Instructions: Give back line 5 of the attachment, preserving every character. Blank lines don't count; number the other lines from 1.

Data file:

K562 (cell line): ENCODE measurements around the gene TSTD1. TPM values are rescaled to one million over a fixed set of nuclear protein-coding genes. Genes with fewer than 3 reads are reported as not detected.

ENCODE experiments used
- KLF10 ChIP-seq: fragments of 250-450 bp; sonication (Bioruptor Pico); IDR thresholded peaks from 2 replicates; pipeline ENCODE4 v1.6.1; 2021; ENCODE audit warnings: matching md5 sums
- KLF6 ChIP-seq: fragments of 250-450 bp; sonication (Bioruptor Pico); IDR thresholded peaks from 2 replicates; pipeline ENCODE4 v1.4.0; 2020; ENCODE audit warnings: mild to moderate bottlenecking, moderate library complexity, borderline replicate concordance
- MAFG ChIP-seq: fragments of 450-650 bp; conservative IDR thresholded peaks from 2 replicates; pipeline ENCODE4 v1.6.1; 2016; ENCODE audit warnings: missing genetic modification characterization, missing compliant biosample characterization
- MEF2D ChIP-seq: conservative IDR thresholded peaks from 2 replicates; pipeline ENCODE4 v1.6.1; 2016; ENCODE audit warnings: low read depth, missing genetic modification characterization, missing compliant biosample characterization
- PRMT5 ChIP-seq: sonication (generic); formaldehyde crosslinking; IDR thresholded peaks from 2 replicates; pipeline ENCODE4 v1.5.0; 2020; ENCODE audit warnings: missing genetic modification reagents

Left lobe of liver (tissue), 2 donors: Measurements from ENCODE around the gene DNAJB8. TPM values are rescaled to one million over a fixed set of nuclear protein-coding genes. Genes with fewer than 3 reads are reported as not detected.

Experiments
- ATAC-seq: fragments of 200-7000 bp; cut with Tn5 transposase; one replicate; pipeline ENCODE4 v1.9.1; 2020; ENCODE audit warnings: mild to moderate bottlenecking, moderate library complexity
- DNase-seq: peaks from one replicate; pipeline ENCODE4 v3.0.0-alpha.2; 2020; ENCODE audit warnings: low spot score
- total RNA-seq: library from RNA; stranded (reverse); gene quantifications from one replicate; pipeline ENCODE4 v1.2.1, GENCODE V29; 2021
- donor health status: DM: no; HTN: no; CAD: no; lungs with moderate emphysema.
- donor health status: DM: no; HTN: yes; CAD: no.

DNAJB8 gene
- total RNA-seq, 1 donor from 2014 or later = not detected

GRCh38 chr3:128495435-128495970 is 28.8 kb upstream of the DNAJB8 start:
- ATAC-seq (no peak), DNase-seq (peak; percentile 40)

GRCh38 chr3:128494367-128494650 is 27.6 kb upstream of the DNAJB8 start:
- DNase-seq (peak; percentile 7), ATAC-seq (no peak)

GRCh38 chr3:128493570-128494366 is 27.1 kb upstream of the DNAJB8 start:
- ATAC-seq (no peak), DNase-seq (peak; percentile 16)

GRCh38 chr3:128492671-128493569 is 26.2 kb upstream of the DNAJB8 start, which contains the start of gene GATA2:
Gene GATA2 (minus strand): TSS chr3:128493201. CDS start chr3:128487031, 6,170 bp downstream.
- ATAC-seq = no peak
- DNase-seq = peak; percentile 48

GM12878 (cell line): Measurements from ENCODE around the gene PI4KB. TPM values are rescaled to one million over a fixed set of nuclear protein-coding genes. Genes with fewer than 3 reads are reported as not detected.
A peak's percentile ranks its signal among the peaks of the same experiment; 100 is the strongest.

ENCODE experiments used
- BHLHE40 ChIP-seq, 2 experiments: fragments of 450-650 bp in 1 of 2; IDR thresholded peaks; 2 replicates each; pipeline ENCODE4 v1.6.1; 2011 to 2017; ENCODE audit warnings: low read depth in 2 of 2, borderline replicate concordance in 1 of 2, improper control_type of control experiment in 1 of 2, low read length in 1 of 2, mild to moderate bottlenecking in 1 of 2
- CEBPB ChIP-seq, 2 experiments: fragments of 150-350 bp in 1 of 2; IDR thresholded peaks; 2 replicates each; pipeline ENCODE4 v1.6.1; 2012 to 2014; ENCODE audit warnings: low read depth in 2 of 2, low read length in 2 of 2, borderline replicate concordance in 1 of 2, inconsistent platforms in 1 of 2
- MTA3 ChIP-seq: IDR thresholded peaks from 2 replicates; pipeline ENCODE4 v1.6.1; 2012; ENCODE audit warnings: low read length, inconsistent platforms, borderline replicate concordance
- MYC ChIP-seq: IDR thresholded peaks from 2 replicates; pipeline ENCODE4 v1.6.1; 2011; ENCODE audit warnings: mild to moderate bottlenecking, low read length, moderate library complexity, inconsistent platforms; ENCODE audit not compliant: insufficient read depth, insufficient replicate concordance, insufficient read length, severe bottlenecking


- MAFG ChIP-seq: fragments of 450-650 bp; conservative IDR thresholded peaks from 2 replicates; pipeline ENCODE4 v1.6.1; 2016; ENCODE audit warnings: missing genetic modification characterization, missing compliant biosample characterization